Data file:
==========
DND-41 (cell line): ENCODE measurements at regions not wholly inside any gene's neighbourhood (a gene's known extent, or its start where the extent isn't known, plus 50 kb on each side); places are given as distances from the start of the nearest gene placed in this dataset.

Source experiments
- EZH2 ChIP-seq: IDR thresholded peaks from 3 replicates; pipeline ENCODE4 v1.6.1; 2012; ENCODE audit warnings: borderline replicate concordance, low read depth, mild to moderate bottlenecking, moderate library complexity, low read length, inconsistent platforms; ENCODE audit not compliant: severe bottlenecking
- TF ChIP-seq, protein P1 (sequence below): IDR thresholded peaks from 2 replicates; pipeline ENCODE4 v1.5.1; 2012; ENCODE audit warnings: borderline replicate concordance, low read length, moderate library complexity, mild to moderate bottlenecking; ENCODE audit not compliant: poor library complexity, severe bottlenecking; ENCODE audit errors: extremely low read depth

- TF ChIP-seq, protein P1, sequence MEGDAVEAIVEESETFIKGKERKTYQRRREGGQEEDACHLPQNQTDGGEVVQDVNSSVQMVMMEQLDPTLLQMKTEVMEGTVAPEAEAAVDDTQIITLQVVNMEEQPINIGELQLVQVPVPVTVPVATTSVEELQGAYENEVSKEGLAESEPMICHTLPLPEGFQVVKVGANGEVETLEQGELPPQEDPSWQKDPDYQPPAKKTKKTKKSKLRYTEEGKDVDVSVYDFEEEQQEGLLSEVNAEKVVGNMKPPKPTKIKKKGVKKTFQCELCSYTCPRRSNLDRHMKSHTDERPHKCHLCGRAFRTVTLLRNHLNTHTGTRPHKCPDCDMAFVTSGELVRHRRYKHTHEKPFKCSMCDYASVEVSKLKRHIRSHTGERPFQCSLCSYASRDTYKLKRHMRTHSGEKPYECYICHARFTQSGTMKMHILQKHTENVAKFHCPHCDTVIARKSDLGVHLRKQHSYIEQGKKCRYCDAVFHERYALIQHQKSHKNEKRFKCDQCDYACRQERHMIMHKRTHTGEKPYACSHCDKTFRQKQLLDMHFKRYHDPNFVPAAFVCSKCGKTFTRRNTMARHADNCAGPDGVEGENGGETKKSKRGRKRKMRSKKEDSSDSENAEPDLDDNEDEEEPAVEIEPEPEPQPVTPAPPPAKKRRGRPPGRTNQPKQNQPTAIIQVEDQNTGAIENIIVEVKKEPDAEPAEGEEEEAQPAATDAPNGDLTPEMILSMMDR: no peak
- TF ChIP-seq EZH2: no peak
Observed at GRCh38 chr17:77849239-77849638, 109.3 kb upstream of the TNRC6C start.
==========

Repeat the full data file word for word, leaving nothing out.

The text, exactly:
DND-41 (cell line): ENCODE measurements at regions not wholly inside any gene's neighbourhood (a gene's known extent, or its start where the extent isn't known, plus 50 kb on each side); places are given as distances from the start of the nearest gene placed in this dataset.

Source experiments
- EZH2 ChIP-seq: IDR thresholded peaks from 3 replicates; pipeline ENCODE4 v1.6.1; 2012; ENCODE audit warnings: borderline replicate concordance, low read depth, mild to moderate bottlenecking, moderate library complexity, low read length, inconsistent platforms; ENCODE audit not compliant: severe bottlenecking
- TF ChIP-seq, protein P1 (sequence below): IDR thresholded peaks from 2 replicates; pipeline ENCODE4 v1.5.1; 2012; ENCODE audit warnings: borderline replicate concordance, low read length, moderate library complexity, mild to moderate bottlenecking; ENCODE audit not compliant: poor library complexity, severe bottlenecking; ENCODE audit errors: extremely low read depth

- TF ChIP-seq, protein P1, sequence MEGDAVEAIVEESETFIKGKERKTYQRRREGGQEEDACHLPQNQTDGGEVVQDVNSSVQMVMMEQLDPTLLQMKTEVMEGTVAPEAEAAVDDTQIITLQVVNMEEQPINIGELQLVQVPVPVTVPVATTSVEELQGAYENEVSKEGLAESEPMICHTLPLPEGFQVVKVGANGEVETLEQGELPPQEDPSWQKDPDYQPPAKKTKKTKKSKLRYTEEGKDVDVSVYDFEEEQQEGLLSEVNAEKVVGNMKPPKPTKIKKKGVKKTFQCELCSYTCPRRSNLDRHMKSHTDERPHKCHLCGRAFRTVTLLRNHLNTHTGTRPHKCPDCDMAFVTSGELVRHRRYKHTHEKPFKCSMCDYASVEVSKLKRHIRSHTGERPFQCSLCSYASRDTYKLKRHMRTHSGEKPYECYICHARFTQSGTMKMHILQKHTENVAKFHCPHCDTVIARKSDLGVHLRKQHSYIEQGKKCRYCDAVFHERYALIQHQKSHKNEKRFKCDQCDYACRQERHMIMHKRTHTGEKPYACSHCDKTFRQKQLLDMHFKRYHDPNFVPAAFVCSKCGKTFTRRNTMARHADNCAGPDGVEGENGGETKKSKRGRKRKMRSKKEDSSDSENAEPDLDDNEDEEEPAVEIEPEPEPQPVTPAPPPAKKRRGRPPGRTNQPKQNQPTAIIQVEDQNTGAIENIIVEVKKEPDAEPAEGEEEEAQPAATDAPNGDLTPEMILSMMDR: no peak
- TF ChIP-seq EZH2: no peak
Observed at GRCh38 chr17:77849239-77849638, 109.3 kb upstream of the TNRC6C start.